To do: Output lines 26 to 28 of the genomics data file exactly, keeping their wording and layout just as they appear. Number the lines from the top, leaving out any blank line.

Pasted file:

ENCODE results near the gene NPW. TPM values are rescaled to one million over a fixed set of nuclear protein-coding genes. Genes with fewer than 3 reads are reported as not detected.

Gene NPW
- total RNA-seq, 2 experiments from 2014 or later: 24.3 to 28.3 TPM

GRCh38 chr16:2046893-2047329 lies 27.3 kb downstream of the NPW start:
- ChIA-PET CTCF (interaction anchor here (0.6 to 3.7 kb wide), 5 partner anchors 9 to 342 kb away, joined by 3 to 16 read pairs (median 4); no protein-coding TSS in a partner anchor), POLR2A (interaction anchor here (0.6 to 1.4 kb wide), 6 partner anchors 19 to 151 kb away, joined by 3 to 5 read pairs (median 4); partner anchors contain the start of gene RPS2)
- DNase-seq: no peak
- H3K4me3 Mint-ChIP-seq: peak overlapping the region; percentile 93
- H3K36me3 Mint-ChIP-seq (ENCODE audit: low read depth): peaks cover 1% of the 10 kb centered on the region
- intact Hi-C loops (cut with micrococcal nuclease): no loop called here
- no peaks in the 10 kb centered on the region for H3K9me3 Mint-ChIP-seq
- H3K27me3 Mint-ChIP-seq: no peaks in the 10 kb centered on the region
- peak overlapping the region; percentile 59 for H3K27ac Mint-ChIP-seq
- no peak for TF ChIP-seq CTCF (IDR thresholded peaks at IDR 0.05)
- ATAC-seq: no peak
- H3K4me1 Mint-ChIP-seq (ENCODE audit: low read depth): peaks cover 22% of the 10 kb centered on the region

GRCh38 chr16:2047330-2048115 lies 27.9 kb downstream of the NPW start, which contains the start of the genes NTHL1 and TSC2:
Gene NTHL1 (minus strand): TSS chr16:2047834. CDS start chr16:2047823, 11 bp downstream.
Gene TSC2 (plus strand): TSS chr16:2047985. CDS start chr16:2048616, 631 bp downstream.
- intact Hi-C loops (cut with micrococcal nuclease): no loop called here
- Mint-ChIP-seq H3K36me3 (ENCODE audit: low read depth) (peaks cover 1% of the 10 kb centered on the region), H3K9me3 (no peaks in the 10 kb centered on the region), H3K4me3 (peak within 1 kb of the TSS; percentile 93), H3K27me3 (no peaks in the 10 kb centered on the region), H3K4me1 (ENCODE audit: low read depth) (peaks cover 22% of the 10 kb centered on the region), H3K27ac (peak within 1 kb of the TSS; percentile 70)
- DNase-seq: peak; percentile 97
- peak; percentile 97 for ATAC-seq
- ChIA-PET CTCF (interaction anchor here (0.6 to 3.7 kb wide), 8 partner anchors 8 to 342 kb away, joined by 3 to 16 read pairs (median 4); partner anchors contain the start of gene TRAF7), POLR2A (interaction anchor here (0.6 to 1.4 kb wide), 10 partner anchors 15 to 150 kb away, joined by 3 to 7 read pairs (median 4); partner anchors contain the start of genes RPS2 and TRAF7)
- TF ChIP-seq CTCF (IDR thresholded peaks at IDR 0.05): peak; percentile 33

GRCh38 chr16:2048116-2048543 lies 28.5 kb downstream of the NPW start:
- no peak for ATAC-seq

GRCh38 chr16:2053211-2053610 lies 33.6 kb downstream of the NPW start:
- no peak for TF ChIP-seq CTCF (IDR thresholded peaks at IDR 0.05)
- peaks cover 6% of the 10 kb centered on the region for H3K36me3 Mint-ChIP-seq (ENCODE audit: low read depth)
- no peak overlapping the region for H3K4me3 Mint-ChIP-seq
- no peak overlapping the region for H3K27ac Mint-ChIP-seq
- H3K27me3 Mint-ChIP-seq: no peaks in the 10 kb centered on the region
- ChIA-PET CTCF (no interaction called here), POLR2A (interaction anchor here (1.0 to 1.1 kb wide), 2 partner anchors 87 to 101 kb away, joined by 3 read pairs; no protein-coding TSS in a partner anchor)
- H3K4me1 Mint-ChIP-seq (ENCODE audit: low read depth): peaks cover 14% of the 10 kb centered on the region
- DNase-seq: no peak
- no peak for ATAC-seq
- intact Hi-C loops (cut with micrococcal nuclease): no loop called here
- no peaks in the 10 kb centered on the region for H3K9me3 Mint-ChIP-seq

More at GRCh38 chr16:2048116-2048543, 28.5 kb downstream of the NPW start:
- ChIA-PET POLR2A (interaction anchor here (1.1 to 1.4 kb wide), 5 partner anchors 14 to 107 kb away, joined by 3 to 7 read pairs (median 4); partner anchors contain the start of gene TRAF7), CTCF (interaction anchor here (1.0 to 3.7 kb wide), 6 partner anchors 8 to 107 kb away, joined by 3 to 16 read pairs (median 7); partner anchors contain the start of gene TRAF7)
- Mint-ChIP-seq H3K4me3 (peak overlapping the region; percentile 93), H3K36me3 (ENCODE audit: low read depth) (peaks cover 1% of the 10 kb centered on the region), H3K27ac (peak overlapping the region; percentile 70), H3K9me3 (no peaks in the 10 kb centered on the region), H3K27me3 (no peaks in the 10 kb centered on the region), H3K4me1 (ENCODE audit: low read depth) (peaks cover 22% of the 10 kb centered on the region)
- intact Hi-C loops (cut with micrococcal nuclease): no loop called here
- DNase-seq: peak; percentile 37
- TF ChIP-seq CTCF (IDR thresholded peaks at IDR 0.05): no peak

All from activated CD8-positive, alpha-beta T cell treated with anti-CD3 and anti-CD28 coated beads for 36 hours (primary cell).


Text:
- no peak for ATAC-seq

GRCh38 chr16:2053211-2053610 lies 33.6 kb downstream of the NPW start:
- no peak for TF ChIP-seq CTCF (IDR thresholded peaks at IDR 0.05)